Some Resources for Accessible Learning
The Big Question: How Do You Spend Your Time?

KeyHubs and Google Wave Are Looking Interesting

A few things that have popped up recently that have me excited to explore further:

KeyHubs for Mapping Informal Networks
Via a Delicious save from Beth Kanter, I found this article on mapping networks--an interesting read in itself. It led me to Keyhubs, which lets you map the informal networks that lie behind your formal org chart. The case studies show some interesting examples. It appears to evaluate networks based on who people trust, who they go to for advice and who they socialize with. 

I could see using this as a tool to help plan for social networks within your organization--finding out ahead of time, for example, who your key influencers might be so that you might work with them ahead of time to support the learning community. You could also use it to analyze your existing networks, see where there might be gaps in sharing and connection, then plan for and evaluate the success of some interventions to grow the network.

Google Wave
Although it won't be ready until later this year, Google Wave looks REALLY interesting. According to Mashable, Google Wave is

. . . a hybrid of email, web chat, IM, and project management software. It features the ability to replay conversations because it records the entire sequence of communication, character by character. Because of this, discussions are also live in Google Wave: you will see your friends type character-by-character.

The features don’t stop there, either. Google Wave also supports the ability to drag attachments from your desktop into Google Wave. It loads that file and sends it immediately to anyone in the conversation. It’s also embeddable, so you can embed Google Wave conversations on any blog.

. . . it looks very similar to a Gmail (Gmail reviews) inbox, except it’s more focused on your contacts, whose faces you can see in your contacts sidebar on the left. As for conversations, well, it’s a bit different than anything we’ve seen before. You can reply and add your thoughts anywhere within a message. Communication within Google Wave is completely shared.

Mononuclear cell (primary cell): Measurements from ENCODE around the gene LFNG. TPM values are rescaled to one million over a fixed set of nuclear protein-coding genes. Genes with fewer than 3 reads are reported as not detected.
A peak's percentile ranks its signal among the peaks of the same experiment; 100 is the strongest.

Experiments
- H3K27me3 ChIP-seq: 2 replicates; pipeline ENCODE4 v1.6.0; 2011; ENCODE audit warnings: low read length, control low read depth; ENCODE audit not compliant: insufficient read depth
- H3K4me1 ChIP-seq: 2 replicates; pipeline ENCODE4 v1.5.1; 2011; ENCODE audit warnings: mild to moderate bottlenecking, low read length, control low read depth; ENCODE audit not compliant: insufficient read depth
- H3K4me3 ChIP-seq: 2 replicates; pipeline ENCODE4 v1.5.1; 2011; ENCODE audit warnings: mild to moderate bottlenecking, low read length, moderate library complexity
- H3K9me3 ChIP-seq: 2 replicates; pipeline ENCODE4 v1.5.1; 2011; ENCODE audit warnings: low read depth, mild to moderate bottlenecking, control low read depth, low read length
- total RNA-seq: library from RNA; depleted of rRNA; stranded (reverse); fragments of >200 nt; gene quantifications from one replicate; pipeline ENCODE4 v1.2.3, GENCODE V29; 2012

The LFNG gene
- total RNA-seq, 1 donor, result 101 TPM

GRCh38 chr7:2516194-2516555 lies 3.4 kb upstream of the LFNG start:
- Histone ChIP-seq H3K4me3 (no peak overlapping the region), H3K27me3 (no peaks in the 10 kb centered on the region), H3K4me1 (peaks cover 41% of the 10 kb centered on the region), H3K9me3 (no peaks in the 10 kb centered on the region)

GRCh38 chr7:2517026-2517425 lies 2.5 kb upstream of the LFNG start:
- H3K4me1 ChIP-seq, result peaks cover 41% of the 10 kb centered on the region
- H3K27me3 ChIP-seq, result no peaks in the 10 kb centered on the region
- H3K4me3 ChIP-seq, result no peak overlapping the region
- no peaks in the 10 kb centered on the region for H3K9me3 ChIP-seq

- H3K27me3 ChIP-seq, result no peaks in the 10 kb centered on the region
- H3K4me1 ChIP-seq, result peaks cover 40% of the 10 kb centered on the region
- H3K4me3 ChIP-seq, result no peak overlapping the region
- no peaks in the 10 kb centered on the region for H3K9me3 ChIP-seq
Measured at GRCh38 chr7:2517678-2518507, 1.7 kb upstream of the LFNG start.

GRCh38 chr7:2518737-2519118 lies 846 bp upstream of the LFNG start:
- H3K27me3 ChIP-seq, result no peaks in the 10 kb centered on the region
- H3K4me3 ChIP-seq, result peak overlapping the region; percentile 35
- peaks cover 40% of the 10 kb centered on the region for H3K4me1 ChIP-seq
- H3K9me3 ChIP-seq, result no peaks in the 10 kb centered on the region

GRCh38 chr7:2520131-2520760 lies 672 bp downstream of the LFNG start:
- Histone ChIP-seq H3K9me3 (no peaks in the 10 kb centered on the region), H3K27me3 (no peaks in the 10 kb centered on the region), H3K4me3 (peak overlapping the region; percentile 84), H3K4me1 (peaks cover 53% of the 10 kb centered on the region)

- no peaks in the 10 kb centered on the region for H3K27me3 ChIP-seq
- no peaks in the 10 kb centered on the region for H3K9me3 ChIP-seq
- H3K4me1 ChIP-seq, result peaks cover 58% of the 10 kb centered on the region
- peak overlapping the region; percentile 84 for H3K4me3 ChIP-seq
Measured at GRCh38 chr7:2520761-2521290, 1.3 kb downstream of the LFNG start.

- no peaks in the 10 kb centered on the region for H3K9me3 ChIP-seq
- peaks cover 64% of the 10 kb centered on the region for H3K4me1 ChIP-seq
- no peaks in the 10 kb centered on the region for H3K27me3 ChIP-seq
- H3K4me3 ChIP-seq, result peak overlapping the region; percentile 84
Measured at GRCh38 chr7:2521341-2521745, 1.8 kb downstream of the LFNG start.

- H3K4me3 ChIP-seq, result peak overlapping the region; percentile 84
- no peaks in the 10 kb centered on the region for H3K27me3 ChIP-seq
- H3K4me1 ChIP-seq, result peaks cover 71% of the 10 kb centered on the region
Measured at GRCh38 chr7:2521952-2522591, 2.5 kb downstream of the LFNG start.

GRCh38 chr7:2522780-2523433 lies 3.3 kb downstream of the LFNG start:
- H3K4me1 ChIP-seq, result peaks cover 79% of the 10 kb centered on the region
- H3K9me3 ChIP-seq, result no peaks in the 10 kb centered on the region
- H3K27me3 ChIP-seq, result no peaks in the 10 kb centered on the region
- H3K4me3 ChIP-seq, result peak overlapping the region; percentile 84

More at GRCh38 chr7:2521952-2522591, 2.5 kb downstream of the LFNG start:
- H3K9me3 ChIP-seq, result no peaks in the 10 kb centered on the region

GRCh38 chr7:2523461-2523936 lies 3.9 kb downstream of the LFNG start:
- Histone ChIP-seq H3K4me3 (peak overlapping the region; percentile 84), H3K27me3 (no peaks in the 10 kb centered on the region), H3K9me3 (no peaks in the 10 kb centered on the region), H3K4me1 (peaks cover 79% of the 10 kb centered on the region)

The key to it all is the faster line of communication. Attaching documents, like you do in email, is unnecessary in Google Wave. Real-time conversations and collaboration make it an ideal tool for business teams as well. Imagine an entire office having Google Wave open to quickly share and receive files. It combines some of people’s favorite aspects of many different web communication tools.


It looks to me like this could be a really RICH way to develop a collaborative learning environment that combines the best parts of synchronous and asynchronous communication. What is also interesing is that you can record the evolution of the wave, so it looks like you'll be able to see how things develop over time. And the embedabble aspect also looks promising--I'm picturing a blog or a wiki  to pull together related waves.

Of course, we're relying on descriptions at this point, but I've signed up to be notified when they go live. I'm very curious to see where this goes.

UPDATE--Looks like Mashable has posted a Complete Guide to Google Wave.


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Thanks for the ping! I jumped down the rabbit hole of social network analysis mapping software ... and that was one I found
Here's the aggregated resources and a list of questions that I don't know the answer to

Would love to know if you have explored this in depth?

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